One feature of many kitchen wall cabinets: long, open spaces that run across the tops of the cabinets. Open areas are, at best, dark spaces that need aesthetic attention. At worst, the open cabinet areas consume valuable storage space.
Can anything be done to turn this dead zone into an area that's more useable and that better integrates with the kitchen?
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Why Open Areas Are a Problem With Cabinets
The problem begins with ceilings: most are 8 feet high, minimum. Some homes are fortunate enough to come with generously elevated 10-foot ceilings.
High ceilings and humans do not mix. The comfortable height for most people to reach items in cabinets is between 5 and 6 feet. Beyond 6 feet, the stretch becomes more uncomfortable. Most shorter people simply cannot reach that top shelf without the help of a stool or a grabbing device.
By comparison, cabinet tops hover in the stratosphere. Their height begins at 6-1/2 to 7 feet, making them too high to be usable for most people. As a result, cabinets get overlooked and tend to collect dust, cobwebs, insects, and vermin.
How to Fix Cabinet Open Areas
Fixes include installing higher cabinets or building a bulkhead as a soffit that disguises the area. Crown molding tacking along the top of the cabinets is an easier, though partial, method of disguising the spaces.
The ultimate solution—and the most expensive—is to replace the wall cabinets with taller cabinets that reach the ceiling.
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Create a Cabinet Soffit
When installing taller cabinets or adding embellishments to open areas do not work, consider building a closed bulkhead as a cabinet soffit.
A soffit or bulkhead is any solid structure that covers up unsightly areas or items such as vents and pipes.
Cabinet soffits can be constructed of drywall, metal, wood, or any other structurally sound material. Paint the drywall, burnish the metal, or stain or paint the wood.
Another approach is to use the soffit as a base for applying other decorative items. A row or two of ceramic tiles can easily be applied to the soffit with thinset. Or a line of metal or faux metal ceiling tiles can be applied, with construction glue, to the face of the soffit. Anything that fits that space and which fits your tastes is appropriate.Pros
No dust collection problems
Covers stray vent tubing, wires, and pipes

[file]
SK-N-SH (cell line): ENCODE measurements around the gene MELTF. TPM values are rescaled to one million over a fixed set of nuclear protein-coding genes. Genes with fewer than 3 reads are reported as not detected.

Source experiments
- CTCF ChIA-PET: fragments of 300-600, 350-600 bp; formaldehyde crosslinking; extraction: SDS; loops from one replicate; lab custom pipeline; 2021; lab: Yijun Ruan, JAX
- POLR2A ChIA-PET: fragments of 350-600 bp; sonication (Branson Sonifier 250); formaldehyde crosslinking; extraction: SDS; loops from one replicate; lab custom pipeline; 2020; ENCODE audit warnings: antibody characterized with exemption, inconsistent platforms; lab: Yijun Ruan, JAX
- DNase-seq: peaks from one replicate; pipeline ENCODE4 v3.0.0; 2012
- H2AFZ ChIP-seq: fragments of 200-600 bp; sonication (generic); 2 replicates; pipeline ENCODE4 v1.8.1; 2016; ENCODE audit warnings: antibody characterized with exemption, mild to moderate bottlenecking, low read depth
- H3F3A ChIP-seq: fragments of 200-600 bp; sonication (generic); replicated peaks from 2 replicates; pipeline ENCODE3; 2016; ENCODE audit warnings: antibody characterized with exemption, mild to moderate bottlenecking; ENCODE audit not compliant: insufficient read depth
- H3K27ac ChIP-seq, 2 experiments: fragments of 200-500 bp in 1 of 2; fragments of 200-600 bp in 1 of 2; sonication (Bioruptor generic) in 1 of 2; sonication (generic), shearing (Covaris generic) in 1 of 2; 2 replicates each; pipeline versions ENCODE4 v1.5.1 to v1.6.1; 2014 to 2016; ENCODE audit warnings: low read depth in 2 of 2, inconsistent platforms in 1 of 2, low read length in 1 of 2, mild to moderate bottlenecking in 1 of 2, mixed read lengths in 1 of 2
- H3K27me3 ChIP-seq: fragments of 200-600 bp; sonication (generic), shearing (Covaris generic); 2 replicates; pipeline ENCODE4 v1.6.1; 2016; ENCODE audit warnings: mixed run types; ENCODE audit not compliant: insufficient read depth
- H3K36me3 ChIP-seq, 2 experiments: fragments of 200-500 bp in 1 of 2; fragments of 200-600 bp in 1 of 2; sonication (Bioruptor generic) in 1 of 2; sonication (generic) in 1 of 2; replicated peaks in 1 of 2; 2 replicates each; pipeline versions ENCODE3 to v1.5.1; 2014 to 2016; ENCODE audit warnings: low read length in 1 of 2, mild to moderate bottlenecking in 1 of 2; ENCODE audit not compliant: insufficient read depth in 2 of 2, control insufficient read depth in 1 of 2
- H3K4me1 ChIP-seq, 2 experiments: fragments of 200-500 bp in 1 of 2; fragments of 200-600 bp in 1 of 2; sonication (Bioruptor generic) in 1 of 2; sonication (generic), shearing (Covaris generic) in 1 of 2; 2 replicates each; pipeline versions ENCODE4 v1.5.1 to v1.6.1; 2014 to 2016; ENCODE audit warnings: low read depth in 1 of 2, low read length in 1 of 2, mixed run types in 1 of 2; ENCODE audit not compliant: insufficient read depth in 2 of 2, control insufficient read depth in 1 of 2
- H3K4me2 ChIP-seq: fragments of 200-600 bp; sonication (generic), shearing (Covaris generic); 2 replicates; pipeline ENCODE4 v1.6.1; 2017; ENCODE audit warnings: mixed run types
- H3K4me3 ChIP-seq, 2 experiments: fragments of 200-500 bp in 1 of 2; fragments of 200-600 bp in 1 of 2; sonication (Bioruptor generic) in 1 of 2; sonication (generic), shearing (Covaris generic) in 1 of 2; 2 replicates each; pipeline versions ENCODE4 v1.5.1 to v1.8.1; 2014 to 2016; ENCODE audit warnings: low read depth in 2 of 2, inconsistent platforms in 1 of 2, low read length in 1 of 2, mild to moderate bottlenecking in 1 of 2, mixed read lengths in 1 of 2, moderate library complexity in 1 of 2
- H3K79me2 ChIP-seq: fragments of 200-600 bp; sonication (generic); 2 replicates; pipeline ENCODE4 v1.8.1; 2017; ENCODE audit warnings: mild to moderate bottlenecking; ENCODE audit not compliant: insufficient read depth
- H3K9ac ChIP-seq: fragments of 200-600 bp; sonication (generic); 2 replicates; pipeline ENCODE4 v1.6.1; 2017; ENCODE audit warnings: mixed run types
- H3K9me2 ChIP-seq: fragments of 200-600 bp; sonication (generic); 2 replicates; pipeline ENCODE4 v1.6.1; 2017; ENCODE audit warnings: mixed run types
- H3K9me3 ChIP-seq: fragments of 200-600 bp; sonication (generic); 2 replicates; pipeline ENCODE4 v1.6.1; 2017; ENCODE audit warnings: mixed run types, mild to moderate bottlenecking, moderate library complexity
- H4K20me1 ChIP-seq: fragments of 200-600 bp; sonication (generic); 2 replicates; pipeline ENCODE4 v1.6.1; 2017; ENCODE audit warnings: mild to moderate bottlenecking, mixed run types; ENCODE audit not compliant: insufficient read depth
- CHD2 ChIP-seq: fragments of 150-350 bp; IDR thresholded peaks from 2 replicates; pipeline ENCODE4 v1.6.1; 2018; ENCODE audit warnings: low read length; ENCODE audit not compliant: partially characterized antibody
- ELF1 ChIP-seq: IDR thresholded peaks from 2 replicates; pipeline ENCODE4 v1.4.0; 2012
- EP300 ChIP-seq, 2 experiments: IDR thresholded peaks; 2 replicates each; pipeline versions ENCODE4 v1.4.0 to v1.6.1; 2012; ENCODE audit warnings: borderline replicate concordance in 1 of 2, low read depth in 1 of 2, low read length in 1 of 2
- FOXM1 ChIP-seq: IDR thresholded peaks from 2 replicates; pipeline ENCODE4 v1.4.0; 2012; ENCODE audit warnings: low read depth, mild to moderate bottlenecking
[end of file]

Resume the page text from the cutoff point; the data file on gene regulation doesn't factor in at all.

Bulkhead can be a decorative base for other items
Cheaper than using tall wall cabinets
Difficult to build well; may need carpenter
Potential storage space is sealed-off and wasted
Can be more noticeable than open areas if not built right
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Install Wall Cabinets That Reach the Ceiling
From a functional perspective, the best solution to open cabinet areas is to install ceiling-high wall cabinets.
Taller cabinets must be purchased and installed. There are few, if any, acceptable retroactive methods of making your cabinets taller. And shoving the existing cabinets upward is not an option. It would fill up the space but the cabinets would then be too high to use.
The standard wall cabinet height is 30 inches. Tall wall cabinets will be either 36 inches or 42 inches high. A reliable footstool that tucks out of the way is a necessary component of owning taller wall cabinets. Even if that top shelf doesn't get used, the tall cabinet serves as an attractive, though expensive, way to cover up the wasted space.Pros
Maximizes potential storage space
Eliminates dust collection on top of cabinets
Gives the kitchen a smooth, seamless appearance
Taller cabinets will be more expensive than shorter cabinets
The top shelf is so high that some users may find it to be essentially unusable
Current wall cabinets must be removed and disposed of in some manner
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One popular way to disguise wall cabinet open areas is to install crown molding along the tops of the cabinets.
A nail gun, an electric miter saw, some furring strips, and several strips of crown molding are about all you need to do this project. Crown molding on kitchen wall cabinets dresses up your kitchen with ease. Add rope lights behind the crown molding for a luminous glow at night.
While adding crown molding is only a partial cover, it can be enough of a visual distraction that the open areas aren't as noticeable.Pros
Easy to build
Adds a fancy touch to a kitchen
Low cost in relation to other fill methods
Requires purchase or rental of a nail gun and miter saw
Only an aesthetic improvement; function is not improved much
Partial cover, not a full cover
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Keep the Cabinet Tops Open
The most common response to cabinet open areas is to keep them clear. As an example, 30-inch high wall cabinets would create about a 9-inch space between the top of cabinets and the ceiling.Pros
Top shelf within cabinets can still be reached by many people
Inexpensive and no work or mess
Visual relief gives cabinets less of a bulky appearance
Dust and other debris collect in open spaces
Flat items stored on top of cabinets will be visible
Poor storage area